UN criticises China's rights record at Geneva meeting
The UN human rights council has criticised China during an official review of its human rights record.
Many members of the council expressed concern at the arrest of dissidents, the continued use of the death penalty and the use of torture in prison.
But Chinese officials said major progress had been made in improving social and economic rights.
They said people had better access to healthcare and education, and incomes had risen across the country.
But Julie de Rivero, of Human Rights Watch, told the BBC that China's focus on economic progress was a way of avoiding the real issues.
"The question is why does does China continue to torture people in prisons and why is it systematic? Why do they not allow human rights defenders to raise questions that party members are even raising, about corruption? When it comes from the mouth of a human rights defender it earns them a place in prison," she said.
All UN member states undergo the review by the UN once every four years.
In 2009 it was recommended that China make improvements in reducing poverty and support the rights of ethnic minorities.
Human rights groups say China has failed to address these and other issues.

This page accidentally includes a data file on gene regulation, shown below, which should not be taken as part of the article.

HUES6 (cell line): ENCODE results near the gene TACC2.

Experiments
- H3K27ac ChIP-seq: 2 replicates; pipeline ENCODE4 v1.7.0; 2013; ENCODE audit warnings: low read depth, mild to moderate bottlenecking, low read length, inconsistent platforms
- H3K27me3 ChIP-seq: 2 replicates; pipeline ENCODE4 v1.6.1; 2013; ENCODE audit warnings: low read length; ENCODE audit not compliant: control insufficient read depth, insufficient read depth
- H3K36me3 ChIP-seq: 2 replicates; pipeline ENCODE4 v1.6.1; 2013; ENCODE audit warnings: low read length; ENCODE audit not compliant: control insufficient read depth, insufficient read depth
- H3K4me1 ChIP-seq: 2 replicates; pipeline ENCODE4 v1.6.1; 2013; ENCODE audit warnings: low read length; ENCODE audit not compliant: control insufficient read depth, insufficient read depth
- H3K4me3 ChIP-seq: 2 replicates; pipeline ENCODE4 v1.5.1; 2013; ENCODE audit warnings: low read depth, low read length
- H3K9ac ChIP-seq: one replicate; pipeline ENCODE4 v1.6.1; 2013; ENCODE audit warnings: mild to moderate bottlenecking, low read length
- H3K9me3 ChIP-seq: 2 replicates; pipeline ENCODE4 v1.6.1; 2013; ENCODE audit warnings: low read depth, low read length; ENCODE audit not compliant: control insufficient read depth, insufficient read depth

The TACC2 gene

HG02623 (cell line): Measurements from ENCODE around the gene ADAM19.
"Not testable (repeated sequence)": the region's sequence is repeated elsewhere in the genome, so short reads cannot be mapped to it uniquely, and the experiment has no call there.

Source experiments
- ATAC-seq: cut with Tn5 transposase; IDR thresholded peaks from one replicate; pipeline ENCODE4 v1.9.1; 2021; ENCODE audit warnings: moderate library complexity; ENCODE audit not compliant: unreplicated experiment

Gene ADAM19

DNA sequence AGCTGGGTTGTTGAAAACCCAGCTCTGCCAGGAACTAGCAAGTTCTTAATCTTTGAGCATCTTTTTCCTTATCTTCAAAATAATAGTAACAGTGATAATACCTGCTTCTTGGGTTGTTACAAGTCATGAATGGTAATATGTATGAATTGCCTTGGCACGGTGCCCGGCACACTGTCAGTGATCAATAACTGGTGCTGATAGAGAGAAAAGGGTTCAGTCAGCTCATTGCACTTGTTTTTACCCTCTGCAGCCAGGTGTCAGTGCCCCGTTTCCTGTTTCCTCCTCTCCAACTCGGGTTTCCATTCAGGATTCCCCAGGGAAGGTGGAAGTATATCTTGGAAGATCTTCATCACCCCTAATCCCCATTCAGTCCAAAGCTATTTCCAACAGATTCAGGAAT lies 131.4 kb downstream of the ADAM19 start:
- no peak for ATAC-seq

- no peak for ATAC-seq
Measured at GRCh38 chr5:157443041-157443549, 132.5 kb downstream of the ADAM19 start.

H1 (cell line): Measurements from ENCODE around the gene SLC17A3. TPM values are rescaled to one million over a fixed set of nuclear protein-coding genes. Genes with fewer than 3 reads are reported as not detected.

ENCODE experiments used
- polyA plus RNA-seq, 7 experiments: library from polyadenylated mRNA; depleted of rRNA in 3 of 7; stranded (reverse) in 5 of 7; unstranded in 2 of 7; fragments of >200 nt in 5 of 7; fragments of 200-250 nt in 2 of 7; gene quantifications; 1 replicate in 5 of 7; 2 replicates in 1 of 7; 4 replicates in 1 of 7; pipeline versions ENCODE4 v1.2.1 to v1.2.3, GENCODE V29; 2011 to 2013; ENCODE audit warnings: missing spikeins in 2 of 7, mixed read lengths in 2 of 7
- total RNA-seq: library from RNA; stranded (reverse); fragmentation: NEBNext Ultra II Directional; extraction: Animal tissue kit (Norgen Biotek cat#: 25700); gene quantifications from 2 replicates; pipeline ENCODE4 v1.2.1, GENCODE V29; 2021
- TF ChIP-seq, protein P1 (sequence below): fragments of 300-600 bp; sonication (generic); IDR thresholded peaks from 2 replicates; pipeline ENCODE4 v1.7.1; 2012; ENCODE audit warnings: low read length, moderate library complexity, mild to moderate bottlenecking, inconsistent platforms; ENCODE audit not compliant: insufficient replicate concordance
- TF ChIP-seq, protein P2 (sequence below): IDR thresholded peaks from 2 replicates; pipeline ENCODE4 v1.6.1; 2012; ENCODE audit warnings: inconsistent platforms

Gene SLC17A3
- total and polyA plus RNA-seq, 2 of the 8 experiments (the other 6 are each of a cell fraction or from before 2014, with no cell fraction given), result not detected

Ahead of proceedings on Tuesday, at least three Tibet activists scaled scaffolding at the UN headquarters in Geneva, with a banner saying: "China human rights - UN stand up on Tibet".
A Chinese government white paper released on Tuesday said that Beijing had no intention of altering its "correct" policies in Tibet as they had brought "unprecedented achievements".
Members of the UN panel also expressed concern about the treatment of a number of Chinese human rights activists in recent weeks.
A BBC correspondent says several have been arrested or banned from travelling in a bid to prevent them testifying in Geneva.
On Monday, a wealthy Chinese businessman, Wang Gongquan, was formally arrested on suspicion of "gathering crowds to disturb public order".
Mr Wang is considered a key supporter of a group of activists pushing for more official transparency, New Citizens Movement, which has been targeted in a crackdown this year.
Human Rights Watch has also expressed concern about a well-known legal rights activist who recently disappeared after being questioned by Beijing airport police.
The group says Cao Shunli has not been seen since 14 September, when she was barred from boarding a flight to Switzerland to attend a UN human rights training course.
A number of bloggers and journalists have also been detained over alleged "rumour-mongering", and high-profile micro-bloggers targeted.
The UN panel - with a rotating membership of 47 states that does not currently include China - has no binding powers.
The UN is expected to deliver a report on China later this week.